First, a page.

12-10-2017  5:58 pm      •     
MLK Breakfast
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Q&A with Facebook's Global Director of Diversity Maxine Williams

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Why We Need More Black Men in Early Childhood Education

Royston Maxwell Lyttle discusses the importance of Black male teachers in early childhood education for the NNPA ESSA Media Campaign ...



Kwame Ture
By Lisa Loving | The Skanner News

Author and community organizer Ahjamu Umi is building a new chapter of the international All African People's Revolutionary Party in Portland, starting with Pan-African Film/Discussion Nights on the last Wednesday of every month. Their first event is, "From Black Power, Forward to Pan-Africanism! A Tribute to the Life and Contributions of Kwame Ture (formally Stokely Carmichael),” on Wednesday, Jan. 29, 6 to 9 p.m. at the Smith Memorial Student Center at Portland State University, Room #329.

Umi is well-known to readers of The Skanner News for his work in support of elderly homeowners facing foreclosure and also his writing, which includes a novel about race and racism in rural Oregon, “Find the Flower That Blooms.”

Kwame Ture was born in Trinidad and at the age of 10, moved with his family to New York City. While attending HowardUniversity he joined the Student Non-Violent Coordinating Committee, enduring dozens of beatings in the 1960s while organizing in Mississippi and Alabama.  In 1966 he was elected SNCC's national chairperson and soon afterward he became internationally known for his articulation of "Black Power."  

The Skanner News spoke with Umi last week on the life and legacy of Ture (1941-1998) and why the respected Civil Rights figure’s work resonates today.

TSN: I bet a lot of young people today have never heard of Kwame Ture. What made you decide to celebrate him?

Umi: The important thing about Kwame’s life is that he was always dedicated to organized struggle. He understood, and he constantly preached the message, that change comes about through mass participation. So if a law is passed that represents forward progress – if something gets done -- there’s always a movement behind that. Kwame was in the Student Nonviolent Coordinating Committee, when he left that one he was in the Black Panther Party, when he left that -- when he moved to Africa -- he was a member for the rest of his life of the All African Peoples’ Revolutionary Party, so he constantly promoted that.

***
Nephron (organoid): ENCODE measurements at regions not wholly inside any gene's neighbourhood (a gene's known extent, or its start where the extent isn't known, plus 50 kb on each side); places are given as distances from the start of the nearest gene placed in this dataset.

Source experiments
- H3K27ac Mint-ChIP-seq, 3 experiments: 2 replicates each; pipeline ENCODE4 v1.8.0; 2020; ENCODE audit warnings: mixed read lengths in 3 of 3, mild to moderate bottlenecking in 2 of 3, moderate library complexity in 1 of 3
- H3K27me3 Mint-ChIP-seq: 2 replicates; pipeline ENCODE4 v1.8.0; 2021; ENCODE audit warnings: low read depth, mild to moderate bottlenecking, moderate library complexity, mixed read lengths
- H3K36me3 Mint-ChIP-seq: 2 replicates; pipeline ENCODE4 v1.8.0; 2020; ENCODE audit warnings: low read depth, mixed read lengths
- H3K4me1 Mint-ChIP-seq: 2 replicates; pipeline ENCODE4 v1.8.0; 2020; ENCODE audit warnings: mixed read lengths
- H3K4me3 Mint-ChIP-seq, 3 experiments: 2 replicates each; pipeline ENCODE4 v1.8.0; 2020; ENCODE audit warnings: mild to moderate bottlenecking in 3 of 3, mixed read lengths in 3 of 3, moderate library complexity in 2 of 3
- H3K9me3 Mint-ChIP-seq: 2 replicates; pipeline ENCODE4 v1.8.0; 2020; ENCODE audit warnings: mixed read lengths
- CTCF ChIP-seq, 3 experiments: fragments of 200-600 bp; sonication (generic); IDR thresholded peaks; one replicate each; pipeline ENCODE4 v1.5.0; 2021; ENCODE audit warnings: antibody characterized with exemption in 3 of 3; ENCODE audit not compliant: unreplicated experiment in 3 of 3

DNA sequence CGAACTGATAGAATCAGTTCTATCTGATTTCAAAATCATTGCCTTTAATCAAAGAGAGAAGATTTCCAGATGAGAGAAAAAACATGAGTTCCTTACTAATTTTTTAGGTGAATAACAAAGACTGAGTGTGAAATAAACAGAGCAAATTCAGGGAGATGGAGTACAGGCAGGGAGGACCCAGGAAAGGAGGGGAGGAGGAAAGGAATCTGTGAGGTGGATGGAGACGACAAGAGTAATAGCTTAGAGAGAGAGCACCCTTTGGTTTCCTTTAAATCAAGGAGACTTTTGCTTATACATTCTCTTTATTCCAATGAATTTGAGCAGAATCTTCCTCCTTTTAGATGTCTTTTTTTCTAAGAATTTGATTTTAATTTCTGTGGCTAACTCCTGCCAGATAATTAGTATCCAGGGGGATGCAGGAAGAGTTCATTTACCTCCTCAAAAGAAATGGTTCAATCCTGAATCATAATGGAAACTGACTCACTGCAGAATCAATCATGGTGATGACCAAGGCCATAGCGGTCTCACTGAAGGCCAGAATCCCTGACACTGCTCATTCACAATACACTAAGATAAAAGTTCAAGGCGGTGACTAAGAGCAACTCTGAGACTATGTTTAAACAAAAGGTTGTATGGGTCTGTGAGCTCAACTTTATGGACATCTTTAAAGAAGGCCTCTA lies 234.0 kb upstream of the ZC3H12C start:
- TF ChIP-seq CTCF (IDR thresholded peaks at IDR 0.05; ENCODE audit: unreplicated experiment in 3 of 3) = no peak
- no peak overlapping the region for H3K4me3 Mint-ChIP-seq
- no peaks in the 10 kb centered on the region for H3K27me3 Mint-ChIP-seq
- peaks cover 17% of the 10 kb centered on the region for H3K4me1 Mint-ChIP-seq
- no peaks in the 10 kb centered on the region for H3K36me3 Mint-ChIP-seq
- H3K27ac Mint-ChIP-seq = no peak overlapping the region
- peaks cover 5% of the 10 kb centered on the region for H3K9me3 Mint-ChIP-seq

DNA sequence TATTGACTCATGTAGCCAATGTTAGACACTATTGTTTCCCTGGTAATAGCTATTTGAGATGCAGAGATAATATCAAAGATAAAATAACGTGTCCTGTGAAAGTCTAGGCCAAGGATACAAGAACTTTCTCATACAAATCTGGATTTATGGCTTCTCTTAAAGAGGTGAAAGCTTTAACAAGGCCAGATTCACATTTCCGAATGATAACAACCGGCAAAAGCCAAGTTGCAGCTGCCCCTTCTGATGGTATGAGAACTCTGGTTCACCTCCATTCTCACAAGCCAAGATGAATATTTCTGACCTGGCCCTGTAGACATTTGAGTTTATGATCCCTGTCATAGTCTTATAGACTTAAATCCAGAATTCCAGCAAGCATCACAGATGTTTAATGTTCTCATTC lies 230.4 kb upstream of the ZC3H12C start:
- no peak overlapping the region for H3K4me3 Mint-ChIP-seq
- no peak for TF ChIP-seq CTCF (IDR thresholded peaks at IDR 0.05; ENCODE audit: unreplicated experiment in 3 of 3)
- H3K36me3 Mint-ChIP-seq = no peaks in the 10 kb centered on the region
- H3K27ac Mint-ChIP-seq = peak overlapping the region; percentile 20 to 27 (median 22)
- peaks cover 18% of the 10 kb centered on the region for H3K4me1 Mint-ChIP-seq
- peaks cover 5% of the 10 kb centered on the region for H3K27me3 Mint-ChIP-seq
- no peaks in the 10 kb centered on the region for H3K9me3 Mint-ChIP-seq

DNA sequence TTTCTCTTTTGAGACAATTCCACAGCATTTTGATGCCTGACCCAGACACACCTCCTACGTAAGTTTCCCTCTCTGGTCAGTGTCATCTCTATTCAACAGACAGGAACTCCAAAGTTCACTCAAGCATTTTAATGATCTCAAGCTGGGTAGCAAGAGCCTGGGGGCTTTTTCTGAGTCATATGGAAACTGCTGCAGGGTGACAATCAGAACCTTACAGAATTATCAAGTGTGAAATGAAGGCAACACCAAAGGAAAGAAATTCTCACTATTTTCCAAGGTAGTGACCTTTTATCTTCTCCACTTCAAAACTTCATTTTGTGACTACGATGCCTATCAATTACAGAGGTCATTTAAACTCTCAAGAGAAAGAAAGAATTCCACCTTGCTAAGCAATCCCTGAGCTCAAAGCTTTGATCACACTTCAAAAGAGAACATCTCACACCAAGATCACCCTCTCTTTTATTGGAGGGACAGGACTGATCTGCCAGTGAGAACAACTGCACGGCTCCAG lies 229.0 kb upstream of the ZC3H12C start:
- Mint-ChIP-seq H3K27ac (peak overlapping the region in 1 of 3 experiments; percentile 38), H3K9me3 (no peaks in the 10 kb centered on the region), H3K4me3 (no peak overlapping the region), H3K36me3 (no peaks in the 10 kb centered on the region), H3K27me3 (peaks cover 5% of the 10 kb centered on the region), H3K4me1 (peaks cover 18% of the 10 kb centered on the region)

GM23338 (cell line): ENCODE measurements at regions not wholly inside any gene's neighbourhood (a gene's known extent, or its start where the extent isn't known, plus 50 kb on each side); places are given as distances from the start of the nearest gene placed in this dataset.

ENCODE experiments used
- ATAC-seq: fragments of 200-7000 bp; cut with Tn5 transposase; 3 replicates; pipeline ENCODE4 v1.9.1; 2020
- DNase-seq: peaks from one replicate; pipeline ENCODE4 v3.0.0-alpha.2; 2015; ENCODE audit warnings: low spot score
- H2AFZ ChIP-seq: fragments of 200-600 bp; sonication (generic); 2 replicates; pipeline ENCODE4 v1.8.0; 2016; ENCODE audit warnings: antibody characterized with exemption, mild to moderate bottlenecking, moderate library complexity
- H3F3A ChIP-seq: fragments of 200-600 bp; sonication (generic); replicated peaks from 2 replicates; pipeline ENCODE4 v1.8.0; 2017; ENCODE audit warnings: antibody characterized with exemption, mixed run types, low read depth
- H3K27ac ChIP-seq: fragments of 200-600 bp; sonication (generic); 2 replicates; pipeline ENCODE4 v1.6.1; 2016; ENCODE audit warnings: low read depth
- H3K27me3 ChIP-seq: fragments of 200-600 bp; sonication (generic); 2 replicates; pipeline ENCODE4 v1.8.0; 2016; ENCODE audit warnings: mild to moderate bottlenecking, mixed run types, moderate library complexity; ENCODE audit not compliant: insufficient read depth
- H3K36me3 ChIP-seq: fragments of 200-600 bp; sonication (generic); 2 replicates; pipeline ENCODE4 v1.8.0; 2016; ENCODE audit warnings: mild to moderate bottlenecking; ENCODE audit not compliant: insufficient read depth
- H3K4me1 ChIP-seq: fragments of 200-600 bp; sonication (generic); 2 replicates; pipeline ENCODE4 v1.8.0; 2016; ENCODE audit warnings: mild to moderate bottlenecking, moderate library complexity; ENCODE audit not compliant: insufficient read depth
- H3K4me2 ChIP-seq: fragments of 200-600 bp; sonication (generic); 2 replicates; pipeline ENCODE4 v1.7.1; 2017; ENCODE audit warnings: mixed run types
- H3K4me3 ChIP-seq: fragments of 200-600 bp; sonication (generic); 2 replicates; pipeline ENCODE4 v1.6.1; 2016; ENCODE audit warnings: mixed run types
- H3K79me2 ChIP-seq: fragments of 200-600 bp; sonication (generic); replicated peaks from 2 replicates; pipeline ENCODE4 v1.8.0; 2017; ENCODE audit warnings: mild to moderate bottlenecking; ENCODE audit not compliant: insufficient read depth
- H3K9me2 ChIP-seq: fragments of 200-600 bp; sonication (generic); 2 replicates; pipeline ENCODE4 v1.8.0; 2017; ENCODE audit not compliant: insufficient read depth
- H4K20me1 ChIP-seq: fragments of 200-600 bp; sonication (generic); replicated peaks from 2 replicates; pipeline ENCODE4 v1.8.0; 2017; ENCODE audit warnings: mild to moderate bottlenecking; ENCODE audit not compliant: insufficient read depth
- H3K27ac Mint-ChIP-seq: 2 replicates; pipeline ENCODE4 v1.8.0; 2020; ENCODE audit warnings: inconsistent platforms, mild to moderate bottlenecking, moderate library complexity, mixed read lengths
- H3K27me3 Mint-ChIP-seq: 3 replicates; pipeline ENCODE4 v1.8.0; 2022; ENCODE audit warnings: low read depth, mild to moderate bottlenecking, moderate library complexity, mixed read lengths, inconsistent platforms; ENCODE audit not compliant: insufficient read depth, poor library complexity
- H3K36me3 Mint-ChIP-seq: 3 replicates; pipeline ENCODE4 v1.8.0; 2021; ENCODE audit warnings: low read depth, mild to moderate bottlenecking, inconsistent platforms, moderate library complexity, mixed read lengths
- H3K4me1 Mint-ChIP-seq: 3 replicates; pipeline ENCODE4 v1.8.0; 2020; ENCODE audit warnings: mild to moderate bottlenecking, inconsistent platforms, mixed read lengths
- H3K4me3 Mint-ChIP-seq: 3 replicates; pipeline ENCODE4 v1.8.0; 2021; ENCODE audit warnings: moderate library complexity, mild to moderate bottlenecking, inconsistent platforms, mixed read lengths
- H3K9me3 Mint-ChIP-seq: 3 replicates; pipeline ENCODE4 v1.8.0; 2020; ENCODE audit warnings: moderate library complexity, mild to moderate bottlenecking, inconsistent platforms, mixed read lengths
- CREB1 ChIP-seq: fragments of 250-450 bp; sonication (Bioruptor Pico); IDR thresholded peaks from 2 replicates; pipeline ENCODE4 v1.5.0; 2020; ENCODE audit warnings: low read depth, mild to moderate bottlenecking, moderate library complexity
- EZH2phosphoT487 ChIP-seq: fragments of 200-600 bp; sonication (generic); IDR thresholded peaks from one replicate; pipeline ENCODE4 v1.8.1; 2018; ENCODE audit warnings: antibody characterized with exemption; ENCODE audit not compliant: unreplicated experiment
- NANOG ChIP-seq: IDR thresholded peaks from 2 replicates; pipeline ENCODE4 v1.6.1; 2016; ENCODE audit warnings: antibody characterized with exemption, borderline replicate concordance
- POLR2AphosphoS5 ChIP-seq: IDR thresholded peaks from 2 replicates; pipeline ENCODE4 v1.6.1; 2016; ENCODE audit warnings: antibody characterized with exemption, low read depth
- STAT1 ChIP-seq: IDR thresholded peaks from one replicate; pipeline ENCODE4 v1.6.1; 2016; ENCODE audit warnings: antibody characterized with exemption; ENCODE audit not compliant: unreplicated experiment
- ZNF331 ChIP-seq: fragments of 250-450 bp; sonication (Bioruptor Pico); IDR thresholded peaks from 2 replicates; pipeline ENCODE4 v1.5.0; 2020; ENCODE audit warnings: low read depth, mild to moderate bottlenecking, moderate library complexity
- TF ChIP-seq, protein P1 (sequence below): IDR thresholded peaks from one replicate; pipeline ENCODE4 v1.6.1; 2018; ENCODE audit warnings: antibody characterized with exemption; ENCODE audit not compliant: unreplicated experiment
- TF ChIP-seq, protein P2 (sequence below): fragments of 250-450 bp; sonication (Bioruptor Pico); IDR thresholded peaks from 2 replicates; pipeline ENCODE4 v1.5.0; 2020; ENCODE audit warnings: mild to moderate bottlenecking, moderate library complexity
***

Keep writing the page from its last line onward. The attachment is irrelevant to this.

The other thing that’s important about Kwame’s life is he was totally committed to integrity and principal. Here’s a man who was internationally renowned for his participation in the Civil Rights Movement. He could have become a mayor of any big city, he could have become a chancellor of any large university like the political contemporaries that he had at the time – people like John Lewis, Jesse Jackson, etc – but instead he chose to move to Guinea, which is one of the poorest countries in the world, no electricity, no running water. He chose to live the last 30 years of his life dedicated to the revolutionary principals in organizing work that he was committed to.

TSN: There’s another piece that comes into play, and that is the African and African American divide. Can you talk about that?

Umi: I think that’s at the core of what Kwame’s life represents – that African people are the same no matter where we are in the world. He often quoted Kwame Nkrumah, who he took part of his name from. Nkrumah was a great Pan-Africanist who was the first president of Ghana, actually, and Nkrumah went to school here in the United States, he went to TempleUniversity in Philadelphia. Nkrumah, who was a member of Phi Beta Sigma fraternity, returned to Ghana and led the independence movement there and became president of that country. Nkrumah talked all the time about how we have differences wherever we’re born, but our similarities outweigh our differences.

The reason that makes sense is because, if you look at it, the reality of why African people are scattered all over the world – there are political reasons for that. It’s not as if we were all in the same place and decided individually that we wanted to live here and we wanted to live there. It’s colonialism and slavery that for the most part are responsible for the fact that we live today in 113 countries around the world.

And it’s also a major reason why we have such distrust among each other, because of the colonial system that trained us to be distrustful of each other and to have a lack of appreciation for who we are, where we’re from and what we’ve contributed to the world. Even understanding that we’ve contributed anything.

So this is the message in the work that Kwame was involved in, eradicating those negatives and bringing out the positive that no matter where we are we are still part of the same nation and our future is tied to one another.

TSN: For people who are motivated by these issues, is there a group or an effort that they can plug into to participate and learn more?

Umi: Yes absolutely. Like I said earlier, Kwame was a member of the All African People’s Revolutionary Party, an organization that I belong to that I am initiating a chapter here in Oregon. It’s a pan-African, independent, revolutionary political party that’s based in Africa, our base is in Guinea Bissau. We are an organization that has chapters all over the world, we’re working for this pan Africanism that I’m talking about. We also work and support other peoples’ struggles, that are not of African descent who are also struggling for justice.

So it’s something that everybody needs to get involved in. People can learn more about us, they can contact us at aaprporegon@gmal.com.

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